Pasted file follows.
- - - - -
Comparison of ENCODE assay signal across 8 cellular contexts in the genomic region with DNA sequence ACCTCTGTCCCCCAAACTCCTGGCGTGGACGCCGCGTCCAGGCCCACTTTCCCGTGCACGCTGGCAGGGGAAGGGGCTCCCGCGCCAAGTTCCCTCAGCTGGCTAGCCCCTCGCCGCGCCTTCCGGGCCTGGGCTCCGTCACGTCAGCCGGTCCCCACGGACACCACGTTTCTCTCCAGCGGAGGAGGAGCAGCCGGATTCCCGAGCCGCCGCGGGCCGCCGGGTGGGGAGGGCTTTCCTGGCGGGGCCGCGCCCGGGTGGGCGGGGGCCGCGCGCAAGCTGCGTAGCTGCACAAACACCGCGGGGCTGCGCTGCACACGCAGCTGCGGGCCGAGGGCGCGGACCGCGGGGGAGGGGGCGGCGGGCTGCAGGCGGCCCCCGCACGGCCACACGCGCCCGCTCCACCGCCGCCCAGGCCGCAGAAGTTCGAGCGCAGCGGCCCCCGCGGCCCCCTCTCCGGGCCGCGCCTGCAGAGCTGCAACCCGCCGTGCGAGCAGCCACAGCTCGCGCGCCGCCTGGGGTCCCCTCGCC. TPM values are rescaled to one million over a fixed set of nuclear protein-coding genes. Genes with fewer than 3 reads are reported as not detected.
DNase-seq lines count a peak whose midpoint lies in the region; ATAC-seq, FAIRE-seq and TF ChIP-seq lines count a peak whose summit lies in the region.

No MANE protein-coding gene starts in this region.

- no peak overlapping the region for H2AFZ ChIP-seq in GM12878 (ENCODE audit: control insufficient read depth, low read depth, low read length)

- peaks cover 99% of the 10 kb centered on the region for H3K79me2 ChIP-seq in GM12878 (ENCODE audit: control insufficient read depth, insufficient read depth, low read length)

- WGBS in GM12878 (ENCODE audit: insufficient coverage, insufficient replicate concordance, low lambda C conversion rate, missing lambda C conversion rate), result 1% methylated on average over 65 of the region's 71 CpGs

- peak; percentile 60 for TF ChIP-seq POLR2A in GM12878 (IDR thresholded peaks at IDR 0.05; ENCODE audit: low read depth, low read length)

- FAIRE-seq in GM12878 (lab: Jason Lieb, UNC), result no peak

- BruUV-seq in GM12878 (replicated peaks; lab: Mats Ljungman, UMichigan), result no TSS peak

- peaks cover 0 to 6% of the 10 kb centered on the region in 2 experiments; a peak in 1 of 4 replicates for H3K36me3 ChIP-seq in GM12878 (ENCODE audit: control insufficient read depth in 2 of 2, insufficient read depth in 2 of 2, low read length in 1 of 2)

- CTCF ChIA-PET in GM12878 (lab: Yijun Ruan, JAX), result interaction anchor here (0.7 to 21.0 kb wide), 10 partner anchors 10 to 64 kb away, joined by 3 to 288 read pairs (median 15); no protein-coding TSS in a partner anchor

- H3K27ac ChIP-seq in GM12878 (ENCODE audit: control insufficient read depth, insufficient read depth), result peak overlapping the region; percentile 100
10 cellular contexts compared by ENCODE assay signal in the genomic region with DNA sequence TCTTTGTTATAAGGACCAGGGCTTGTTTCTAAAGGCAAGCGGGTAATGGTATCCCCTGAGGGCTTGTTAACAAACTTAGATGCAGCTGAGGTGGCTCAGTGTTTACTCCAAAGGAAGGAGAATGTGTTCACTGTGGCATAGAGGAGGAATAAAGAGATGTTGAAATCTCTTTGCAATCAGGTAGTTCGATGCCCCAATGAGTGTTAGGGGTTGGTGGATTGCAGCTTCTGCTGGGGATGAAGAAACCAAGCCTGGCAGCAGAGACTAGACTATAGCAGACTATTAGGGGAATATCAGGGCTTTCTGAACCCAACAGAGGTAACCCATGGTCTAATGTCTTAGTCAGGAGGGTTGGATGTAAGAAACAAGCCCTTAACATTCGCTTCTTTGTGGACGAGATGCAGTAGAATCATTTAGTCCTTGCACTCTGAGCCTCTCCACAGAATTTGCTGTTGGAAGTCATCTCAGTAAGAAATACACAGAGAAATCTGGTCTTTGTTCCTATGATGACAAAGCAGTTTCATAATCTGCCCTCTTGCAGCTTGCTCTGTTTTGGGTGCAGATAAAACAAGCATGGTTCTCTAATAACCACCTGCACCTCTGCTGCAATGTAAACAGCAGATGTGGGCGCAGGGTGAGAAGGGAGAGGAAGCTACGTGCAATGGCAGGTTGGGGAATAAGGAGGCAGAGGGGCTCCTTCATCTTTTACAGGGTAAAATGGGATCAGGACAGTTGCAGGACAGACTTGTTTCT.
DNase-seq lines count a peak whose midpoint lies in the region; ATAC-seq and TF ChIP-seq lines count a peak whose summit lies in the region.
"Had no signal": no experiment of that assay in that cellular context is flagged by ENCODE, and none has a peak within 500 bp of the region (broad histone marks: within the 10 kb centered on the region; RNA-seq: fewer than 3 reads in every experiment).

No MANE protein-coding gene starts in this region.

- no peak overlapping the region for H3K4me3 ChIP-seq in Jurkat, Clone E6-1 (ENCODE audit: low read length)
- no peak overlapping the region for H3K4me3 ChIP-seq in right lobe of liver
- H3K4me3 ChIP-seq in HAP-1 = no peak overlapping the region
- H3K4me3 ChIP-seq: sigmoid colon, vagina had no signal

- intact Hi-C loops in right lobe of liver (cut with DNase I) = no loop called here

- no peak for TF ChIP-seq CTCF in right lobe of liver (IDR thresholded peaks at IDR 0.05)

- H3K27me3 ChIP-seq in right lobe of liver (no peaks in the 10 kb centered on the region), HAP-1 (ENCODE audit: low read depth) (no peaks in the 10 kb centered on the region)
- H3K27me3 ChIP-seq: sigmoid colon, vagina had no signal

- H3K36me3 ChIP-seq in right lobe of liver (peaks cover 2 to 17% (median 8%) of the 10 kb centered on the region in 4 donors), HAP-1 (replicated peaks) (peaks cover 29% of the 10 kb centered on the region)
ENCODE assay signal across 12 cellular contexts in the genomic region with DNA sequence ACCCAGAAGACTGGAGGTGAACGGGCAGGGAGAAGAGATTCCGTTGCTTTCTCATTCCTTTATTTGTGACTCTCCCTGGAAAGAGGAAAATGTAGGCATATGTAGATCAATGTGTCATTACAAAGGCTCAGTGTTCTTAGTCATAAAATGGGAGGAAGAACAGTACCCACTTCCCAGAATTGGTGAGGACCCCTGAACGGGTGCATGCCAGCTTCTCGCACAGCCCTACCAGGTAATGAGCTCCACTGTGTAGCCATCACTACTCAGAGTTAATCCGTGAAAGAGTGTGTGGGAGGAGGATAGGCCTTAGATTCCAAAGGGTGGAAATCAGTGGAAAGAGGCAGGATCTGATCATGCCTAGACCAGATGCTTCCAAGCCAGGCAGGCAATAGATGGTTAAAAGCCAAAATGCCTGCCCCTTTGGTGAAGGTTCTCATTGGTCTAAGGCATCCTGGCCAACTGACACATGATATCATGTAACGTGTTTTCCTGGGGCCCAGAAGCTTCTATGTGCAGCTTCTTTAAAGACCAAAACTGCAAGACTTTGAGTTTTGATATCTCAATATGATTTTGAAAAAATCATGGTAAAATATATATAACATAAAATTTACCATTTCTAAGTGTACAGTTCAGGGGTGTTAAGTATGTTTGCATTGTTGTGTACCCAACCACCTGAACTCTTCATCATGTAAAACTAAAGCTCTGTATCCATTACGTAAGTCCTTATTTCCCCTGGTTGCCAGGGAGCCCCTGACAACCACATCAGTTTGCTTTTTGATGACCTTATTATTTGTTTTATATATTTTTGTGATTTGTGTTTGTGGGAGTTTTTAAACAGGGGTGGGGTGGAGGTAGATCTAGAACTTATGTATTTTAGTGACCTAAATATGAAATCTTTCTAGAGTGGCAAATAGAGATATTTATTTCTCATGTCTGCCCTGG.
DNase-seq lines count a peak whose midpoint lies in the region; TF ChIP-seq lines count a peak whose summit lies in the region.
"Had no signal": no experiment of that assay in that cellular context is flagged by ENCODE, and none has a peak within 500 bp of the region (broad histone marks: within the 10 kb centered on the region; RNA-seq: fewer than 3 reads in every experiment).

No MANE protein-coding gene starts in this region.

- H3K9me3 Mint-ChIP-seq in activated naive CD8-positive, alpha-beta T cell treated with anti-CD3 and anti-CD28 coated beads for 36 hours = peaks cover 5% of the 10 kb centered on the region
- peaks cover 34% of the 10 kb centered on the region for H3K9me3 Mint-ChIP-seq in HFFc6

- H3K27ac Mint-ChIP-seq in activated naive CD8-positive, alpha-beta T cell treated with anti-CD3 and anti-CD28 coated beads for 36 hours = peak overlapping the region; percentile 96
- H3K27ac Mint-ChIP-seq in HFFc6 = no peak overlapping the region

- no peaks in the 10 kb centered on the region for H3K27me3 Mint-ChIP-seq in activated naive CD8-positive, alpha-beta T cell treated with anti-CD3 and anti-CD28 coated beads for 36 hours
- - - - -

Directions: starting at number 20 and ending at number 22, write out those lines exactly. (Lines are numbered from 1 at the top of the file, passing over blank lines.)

- H3K4me3 ChIP-seq: sigmoid colon, vagina had no signal

- intact Hi-C loops in right lobe of liver (cut with DNase I) = no loop called here

- no peak for TF ChIP-seq CTCF in right lobe of liver (IDR thresholded peaks at IDR 0.05)